And the hated EU would also take a blow from no deal: the IMF reckons the trading bloc is facing an estimated 0.5% hit to its GDP if Theresa May can’t pull some kind of miracle out of the ether by Friday.

So, plenty to look forward to.

Bird brains: Government warns developers about netting hedges

hedge nettting.jpg

In a weird bit of prescience, a story I did earlier has been picked up by the communities secretary!

Probably not literally but coincidental nonetheless, James Brokenshire MP has said that developers must take more care to protect wildlife habitats, mere hours after this story about netting being used to stop birds nesting.

Of course, I got the story from somewhere else anyway, and it’s no doubt more mainstream sources that the government is referring to when it talks of ‘increasing concern over netting being placed in trees and hedgerows ahead of building work near housing developments’.

The communities secretary has now written to ‘leading developers’ to remind them that ‘birds are protected under the Wildlife Countryside Act 1981, and that mitigation plans will need to show how developers will avoid or manage any negative effects on protected species during their work’.

If developers don’t follow their obligations, MP Brokenshire hasn’t ruled out ‘further action’, though what that may entail I couldn’t tell you.

Apparently, ‘the revised planning rulebook is also already clear that planning policies and decisions should contribute to and enhance the natural and local environment by minimising the impacts on and providing net gains for biodiversity’.

And according to the government, ‘this government is going further’ by ‘announcing plans to require developers to deliver biodiversity net gain [sic] through the forthcoming Environment Bill’.

MP Brokenshire said: ‘Whilst building new homes is vital, we must take every care to avoid unnecessary loss of habitats that provide much-needed space for nature, including birds.

‘Developments should enhance natural environments, not destroy them. Netting trees and hedgerows is only likely to be appropriate where it is genuinely needed to protect birds from harm during development.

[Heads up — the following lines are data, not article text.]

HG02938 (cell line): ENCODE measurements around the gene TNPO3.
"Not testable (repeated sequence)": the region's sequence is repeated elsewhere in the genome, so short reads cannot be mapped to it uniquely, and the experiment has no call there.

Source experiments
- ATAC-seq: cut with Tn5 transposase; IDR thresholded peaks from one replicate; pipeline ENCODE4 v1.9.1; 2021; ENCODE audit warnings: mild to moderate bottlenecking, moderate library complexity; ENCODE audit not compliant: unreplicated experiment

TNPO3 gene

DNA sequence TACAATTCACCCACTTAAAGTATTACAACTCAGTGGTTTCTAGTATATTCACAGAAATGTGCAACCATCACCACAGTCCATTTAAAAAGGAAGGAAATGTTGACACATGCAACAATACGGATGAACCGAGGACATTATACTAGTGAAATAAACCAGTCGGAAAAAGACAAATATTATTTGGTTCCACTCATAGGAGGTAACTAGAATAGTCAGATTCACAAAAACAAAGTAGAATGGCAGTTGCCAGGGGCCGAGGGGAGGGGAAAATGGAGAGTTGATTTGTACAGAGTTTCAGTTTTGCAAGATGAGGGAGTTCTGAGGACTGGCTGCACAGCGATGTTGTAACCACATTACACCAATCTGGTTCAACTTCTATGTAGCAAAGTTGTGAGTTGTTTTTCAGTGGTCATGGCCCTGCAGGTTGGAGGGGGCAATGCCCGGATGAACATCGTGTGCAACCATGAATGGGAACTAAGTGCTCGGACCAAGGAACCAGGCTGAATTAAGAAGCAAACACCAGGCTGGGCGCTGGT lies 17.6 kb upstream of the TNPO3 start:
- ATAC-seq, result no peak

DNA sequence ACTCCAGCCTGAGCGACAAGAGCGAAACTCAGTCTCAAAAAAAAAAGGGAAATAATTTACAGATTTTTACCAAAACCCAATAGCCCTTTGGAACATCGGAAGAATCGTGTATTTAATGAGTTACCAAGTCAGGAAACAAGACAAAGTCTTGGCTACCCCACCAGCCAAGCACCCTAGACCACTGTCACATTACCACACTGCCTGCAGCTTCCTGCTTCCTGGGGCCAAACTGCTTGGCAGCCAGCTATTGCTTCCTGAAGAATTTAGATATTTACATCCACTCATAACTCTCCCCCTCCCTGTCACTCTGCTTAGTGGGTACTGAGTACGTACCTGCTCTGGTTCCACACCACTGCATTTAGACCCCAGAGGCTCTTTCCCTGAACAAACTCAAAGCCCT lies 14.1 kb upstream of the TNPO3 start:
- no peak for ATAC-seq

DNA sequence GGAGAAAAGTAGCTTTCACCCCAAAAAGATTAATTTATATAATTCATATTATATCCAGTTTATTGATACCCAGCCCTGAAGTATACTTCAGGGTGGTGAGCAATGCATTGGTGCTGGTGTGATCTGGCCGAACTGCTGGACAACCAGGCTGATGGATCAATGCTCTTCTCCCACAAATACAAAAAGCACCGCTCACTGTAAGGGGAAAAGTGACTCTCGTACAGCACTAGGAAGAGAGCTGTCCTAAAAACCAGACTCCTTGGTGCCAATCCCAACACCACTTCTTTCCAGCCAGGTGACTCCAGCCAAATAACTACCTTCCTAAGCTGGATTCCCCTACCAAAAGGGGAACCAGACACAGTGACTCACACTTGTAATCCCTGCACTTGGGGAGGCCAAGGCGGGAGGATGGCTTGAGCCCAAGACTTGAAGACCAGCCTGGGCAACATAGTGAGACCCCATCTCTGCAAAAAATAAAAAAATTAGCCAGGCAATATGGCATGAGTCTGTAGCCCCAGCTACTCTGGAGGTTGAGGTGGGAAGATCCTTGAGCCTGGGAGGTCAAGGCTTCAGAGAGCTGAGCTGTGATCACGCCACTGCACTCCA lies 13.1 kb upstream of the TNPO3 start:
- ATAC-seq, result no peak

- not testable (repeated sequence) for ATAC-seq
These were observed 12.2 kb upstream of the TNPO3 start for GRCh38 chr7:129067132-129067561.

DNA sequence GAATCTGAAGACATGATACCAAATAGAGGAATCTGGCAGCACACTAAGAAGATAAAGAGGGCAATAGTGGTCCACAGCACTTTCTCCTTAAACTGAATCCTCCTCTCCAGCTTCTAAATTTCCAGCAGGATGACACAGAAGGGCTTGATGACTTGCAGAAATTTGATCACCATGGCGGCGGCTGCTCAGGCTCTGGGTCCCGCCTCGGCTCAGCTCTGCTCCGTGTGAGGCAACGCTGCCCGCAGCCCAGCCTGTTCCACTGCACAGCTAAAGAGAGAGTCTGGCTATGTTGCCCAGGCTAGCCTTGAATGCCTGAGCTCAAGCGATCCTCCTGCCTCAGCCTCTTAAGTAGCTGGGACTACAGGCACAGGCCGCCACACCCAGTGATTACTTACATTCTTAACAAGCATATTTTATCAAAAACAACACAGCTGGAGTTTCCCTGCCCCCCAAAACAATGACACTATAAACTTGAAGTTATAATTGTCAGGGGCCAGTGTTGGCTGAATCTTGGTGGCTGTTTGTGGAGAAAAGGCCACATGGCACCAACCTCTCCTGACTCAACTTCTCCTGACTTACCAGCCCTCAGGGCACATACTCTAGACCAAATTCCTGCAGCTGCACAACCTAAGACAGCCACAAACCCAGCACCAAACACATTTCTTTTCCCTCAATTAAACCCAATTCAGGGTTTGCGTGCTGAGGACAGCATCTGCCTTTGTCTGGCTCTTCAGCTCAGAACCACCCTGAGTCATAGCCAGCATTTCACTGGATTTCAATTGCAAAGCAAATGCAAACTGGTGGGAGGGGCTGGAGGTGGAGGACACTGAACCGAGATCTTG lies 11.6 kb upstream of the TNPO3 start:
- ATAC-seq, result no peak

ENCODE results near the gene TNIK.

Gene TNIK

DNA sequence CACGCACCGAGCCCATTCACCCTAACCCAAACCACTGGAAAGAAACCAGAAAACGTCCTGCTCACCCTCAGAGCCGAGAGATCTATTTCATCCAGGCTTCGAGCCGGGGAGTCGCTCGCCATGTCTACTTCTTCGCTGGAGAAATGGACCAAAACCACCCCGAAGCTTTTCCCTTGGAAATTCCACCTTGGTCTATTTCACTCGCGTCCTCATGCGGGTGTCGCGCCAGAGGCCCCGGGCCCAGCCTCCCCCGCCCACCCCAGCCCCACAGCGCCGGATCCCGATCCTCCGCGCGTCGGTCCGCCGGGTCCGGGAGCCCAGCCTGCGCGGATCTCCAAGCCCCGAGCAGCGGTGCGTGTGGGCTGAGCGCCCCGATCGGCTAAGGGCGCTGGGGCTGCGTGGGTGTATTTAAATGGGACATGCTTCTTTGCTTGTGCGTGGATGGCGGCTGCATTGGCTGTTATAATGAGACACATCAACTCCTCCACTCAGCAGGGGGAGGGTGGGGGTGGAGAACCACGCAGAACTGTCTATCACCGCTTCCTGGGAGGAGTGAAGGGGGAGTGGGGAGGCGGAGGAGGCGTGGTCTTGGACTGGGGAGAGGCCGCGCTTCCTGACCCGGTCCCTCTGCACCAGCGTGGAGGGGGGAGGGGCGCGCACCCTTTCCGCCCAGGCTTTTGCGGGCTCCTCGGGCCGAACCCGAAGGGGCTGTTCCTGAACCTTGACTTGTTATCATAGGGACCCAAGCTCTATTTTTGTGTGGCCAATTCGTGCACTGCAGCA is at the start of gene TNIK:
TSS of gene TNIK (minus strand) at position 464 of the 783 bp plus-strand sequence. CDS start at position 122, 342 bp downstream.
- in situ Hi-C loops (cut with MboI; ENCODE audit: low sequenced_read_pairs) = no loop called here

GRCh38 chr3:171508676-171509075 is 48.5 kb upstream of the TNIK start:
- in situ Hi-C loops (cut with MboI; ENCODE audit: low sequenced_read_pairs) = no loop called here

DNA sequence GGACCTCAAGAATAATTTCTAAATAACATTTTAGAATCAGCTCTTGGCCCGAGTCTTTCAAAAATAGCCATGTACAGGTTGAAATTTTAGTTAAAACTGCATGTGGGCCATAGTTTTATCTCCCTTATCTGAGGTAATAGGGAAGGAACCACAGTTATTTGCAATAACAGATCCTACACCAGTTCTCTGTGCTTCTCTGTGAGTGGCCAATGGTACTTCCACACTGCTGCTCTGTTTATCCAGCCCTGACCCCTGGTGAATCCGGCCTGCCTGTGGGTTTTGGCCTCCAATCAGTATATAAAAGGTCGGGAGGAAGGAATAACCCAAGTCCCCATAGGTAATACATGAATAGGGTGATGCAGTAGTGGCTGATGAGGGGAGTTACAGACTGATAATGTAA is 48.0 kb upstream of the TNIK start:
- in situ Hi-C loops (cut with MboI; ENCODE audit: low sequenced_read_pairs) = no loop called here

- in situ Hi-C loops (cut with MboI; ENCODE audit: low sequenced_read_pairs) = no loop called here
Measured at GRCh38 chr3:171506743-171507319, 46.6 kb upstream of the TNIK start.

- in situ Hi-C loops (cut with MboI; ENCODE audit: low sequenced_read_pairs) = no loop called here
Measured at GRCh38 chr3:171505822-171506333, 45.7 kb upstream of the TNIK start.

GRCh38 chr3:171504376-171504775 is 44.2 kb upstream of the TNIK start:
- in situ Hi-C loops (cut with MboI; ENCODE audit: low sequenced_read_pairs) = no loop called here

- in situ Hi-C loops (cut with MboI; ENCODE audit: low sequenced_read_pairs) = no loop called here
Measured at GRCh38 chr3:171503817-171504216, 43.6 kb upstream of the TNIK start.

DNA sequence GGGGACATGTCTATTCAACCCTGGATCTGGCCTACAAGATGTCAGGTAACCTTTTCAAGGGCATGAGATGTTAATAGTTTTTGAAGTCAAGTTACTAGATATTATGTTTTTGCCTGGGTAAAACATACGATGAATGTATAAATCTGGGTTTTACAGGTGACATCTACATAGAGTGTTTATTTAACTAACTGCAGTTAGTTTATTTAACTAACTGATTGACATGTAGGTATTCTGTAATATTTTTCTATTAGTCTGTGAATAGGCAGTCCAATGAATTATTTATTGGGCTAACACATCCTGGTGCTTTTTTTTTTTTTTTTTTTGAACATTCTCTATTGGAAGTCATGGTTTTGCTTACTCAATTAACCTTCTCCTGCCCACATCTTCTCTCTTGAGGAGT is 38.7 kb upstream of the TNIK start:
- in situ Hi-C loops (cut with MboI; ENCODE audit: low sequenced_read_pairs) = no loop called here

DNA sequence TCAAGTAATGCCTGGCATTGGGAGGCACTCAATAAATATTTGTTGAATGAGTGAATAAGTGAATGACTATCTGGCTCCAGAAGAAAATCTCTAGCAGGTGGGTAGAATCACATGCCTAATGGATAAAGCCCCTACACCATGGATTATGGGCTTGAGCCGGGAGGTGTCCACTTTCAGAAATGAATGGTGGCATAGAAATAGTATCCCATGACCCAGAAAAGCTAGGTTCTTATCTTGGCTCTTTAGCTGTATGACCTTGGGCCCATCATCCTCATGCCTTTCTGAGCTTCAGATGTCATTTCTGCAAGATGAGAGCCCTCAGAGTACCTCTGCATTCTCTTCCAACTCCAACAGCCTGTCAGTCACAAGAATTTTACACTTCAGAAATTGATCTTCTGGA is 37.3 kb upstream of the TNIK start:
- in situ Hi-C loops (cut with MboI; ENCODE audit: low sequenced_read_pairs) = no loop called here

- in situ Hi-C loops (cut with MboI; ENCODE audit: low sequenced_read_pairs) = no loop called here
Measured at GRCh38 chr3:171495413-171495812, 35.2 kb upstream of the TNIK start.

‘I hope developers will take these words on board and play their full role to make sure we can deliver new communities in an environmentally sustainable way.’

As you can imagine, the RSPB’s director for conservation, Martin Harper, is also quite concerned about birds nesting sites being netted in preparation for destruction. He said: ‘We cannot keep trying to squeeze nature into smaller and smaller spaces or demand that wildlife fits in with our plans. Across the UK wildlife is vanishing at an alarming rate, and our planning system must play a vital role in not just reversing this decline but helping nature to recover.

‘Tree and hedge removal should be completed outside of nesting season. However, if there is absolutely no alternative, then netting must be used sparingly in line with the legal duties and responsibilities on developers, including regular checks to ensure wildlife isn’t getting trapped, injured or worse.

‘We are pleased to see the Secretary of State is acknowledging the concerns many people have about the use of netting, and how strongly we all feel about sharing our future neighbourhoods with nature rather than pushing it away.’


Tenants get right to sue landlords over property repairs


Landlords who don’t sort out repairs can now be sued by their tenants.

Under the new rules, which cover both private and social landlords, tenants can take action if problems like damp, leaks and so on aren’t dealt with – and they’re also entitled to compensation.

A landlord is now in breach if there are serious defects in areas such as repairs, stability, damp, ventilation, water supply and disposal, drainage, and cooking facilities.

Additionally, even internal arrangement and natural lighting are covered.

Tweeting today, homelessness charity Shelter said ‘Good news today for tenants affected by disrepair, as the Fitness for Human Habitation Act is now law’.